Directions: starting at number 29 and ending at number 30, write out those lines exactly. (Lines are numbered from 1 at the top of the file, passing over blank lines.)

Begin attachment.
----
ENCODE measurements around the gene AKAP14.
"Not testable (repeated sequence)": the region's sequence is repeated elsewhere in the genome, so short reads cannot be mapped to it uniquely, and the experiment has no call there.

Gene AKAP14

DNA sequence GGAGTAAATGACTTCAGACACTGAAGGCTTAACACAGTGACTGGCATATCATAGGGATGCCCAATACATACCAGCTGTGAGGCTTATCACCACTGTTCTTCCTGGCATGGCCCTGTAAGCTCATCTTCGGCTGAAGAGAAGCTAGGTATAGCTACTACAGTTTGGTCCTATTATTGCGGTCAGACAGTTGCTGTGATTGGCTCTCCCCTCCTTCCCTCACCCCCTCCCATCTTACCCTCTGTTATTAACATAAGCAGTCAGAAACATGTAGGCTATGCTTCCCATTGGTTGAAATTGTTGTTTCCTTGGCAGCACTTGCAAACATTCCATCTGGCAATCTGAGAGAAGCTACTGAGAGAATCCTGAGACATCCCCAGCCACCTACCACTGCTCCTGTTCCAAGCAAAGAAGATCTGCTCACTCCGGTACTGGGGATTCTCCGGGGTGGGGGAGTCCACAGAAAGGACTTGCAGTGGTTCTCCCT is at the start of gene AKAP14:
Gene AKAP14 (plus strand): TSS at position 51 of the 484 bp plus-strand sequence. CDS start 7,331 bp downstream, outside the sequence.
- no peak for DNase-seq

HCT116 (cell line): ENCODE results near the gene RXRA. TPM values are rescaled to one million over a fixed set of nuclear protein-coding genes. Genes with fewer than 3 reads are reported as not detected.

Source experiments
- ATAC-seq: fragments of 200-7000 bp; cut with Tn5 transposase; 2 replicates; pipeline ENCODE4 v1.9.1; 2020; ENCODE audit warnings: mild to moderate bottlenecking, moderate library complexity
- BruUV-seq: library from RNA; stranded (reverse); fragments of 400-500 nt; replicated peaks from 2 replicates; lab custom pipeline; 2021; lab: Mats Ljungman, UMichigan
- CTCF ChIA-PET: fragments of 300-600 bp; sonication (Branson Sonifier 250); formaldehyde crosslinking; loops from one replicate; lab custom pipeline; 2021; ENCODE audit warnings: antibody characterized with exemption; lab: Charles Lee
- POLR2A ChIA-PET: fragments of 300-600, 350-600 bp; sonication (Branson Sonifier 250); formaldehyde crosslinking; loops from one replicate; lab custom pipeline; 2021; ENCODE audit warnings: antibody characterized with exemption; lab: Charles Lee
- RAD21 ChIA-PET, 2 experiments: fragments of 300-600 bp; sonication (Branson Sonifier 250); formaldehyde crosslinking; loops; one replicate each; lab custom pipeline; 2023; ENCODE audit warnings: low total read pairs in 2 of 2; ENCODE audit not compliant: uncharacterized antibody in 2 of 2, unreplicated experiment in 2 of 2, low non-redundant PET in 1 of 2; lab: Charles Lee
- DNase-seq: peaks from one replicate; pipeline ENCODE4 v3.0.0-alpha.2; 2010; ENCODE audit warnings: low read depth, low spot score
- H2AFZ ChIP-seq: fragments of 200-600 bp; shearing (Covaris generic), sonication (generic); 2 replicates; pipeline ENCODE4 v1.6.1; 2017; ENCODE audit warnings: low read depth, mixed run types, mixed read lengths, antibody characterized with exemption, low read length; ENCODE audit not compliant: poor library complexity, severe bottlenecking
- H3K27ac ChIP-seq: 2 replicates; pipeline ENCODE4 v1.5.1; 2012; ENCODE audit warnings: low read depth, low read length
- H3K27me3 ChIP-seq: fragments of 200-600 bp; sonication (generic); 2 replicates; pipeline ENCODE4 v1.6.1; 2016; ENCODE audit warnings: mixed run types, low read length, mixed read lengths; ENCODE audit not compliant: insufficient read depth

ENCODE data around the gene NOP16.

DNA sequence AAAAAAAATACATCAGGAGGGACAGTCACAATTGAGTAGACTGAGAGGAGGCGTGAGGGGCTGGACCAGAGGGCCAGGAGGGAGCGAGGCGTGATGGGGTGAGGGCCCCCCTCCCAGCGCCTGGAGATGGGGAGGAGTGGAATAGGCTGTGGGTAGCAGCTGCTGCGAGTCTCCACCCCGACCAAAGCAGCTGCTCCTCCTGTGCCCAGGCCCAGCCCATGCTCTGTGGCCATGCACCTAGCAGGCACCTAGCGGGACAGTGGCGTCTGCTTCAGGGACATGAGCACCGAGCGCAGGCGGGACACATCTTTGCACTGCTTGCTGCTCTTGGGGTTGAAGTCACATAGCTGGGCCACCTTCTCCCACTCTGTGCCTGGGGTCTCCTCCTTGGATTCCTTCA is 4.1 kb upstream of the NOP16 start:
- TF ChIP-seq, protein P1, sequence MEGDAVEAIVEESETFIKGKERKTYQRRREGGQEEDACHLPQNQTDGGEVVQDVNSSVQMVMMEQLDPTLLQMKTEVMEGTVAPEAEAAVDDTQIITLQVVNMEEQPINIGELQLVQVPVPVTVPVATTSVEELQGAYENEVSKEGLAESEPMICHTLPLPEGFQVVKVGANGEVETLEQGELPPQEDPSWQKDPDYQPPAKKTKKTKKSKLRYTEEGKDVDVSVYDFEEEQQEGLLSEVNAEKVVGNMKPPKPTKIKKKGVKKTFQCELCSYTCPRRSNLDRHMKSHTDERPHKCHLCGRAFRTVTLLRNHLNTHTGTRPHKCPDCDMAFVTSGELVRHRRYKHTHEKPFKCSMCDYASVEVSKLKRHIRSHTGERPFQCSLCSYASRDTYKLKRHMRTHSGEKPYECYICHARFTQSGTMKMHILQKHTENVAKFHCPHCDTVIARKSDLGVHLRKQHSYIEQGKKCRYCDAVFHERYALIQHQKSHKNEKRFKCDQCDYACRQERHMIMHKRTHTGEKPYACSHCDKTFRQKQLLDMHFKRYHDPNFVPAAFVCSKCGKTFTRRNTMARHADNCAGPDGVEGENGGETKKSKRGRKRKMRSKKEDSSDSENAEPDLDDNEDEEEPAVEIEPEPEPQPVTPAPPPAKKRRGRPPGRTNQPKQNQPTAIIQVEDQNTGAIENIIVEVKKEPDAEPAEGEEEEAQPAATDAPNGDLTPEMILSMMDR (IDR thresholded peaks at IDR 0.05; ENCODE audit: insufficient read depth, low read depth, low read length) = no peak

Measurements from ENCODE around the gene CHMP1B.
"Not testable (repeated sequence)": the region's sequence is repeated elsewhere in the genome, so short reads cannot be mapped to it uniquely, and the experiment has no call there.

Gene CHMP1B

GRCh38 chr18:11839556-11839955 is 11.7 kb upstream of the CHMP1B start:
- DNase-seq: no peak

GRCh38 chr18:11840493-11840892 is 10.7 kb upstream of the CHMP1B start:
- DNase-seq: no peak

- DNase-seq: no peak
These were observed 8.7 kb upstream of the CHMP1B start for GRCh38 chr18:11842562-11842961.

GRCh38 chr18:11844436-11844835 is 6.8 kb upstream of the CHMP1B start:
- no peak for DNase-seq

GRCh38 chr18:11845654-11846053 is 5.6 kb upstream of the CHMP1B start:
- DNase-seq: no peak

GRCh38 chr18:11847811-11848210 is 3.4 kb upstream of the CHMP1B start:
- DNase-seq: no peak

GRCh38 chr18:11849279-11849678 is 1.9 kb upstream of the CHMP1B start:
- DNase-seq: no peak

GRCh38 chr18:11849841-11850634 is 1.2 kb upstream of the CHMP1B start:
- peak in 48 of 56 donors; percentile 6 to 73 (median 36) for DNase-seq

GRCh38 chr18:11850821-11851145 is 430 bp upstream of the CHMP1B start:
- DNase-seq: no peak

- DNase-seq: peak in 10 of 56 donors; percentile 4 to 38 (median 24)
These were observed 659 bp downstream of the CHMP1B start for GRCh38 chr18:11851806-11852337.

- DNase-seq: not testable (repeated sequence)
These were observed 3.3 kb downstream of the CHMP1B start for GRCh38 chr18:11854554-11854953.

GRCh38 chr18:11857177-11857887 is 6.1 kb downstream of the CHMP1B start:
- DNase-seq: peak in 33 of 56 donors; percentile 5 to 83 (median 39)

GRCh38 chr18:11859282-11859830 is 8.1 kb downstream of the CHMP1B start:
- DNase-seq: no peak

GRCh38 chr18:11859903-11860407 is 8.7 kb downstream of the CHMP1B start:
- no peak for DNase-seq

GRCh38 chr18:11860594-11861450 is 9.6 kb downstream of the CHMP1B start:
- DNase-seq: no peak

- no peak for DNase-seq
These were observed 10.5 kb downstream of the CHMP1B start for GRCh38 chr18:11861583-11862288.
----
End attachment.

These were observed 8.7 kb upstream of the CHMP1B start for GRCh38 chr18:11842562-11842961.

GRCh38 chr18:11844436-11844835 is 6.8 kb upstream of the CHMP1B start: